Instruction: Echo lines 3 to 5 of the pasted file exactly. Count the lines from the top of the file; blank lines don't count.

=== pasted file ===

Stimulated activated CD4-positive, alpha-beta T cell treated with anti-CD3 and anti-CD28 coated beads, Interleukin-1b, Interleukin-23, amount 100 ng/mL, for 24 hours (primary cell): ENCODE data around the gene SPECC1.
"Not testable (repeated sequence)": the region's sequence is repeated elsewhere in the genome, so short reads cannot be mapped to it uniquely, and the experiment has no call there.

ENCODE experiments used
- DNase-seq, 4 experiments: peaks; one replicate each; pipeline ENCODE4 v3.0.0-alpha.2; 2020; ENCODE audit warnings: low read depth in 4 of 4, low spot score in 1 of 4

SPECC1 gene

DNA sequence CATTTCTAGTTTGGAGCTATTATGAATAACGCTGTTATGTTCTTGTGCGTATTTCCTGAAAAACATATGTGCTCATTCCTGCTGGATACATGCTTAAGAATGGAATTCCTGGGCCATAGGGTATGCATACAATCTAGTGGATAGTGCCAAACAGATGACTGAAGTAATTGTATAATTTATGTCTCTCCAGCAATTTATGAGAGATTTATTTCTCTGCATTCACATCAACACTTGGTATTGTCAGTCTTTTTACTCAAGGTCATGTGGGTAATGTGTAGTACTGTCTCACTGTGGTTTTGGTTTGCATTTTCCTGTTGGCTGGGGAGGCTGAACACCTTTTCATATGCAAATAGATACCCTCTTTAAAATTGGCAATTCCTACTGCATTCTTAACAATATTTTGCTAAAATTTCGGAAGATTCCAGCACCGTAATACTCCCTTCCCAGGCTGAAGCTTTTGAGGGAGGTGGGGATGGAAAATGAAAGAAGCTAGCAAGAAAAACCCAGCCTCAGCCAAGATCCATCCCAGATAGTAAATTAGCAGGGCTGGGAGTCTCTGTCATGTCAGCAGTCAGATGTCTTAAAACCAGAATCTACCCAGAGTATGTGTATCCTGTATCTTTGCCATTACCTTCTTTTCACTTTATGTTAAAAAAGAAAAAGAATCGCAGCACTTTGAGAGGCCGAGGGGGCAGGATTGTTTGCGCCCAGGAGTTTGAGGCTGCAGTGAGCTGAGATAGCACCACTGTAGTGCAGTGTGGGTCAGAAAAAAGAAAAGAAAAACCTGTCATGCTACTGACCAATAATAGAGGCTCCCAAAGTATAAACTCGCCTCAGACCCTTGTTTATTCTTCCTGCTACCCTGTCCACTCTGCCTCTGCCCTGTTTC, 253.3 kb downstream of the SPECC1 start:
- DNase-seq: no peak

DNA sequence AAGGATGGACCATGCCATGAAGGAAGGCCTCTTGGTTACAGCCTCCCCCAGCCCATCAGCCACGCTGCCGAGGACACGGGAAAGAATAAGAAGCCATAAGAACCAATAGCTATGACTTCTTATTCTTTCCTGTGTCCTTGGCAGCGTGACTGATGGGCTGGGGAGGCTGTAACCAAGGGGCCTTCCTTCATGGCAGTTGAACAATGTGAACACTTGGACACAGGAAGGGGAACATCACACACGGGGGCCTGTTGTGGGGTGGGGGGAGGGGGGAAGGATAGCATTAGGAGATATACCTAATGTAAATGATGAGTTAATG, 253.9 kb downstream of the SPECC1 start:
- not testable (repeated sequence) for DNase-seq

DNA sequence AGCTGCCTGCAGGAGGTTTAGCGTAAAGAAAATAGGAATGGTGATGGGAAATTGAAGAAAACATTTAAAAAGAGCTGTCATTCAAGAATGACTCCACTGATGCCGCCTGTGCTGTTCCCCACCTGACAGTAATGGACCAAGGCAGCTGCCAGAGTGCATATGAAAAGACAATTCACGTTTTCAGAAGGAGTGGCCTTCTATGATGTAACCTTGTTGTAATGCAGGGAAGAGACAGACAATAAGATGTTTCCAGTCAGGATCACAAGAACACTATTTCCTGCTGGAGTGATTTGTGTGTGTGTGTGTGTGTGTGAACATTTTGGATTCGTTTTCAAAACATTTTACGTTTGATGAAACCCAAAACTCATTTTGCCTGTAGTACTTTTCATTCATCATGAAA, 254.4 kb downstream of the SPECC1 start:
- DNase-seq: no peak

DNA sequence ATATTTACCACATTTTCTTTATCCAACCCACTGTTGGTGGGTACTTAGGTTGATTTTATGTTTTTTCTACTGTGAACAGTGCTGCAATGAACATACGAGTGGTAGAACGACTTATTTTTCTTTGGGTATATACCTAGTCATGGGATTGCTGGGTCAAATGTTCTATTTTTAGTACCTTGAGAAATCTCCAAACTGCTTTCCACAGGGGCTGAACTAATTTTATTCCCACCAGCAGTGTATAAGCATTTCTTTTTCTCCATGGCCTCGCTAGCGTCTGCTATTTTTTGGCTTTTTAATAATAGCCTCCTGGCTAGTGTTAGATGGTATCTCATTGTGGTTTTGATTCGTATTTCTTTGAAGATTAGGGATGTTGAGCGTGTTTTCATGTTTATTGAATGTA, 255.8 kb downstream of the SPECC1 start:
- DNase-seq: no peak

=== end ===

ENCODE experiments used
- DNase-seq, 4 experiments: peaks; one replicate each; pipeline ENCODE4 v3.0.0-alpha.2; 2020; ENCODE audit warnings: low read depth in 4 of 4, low spot score in 1 of 4

SPECC1 gene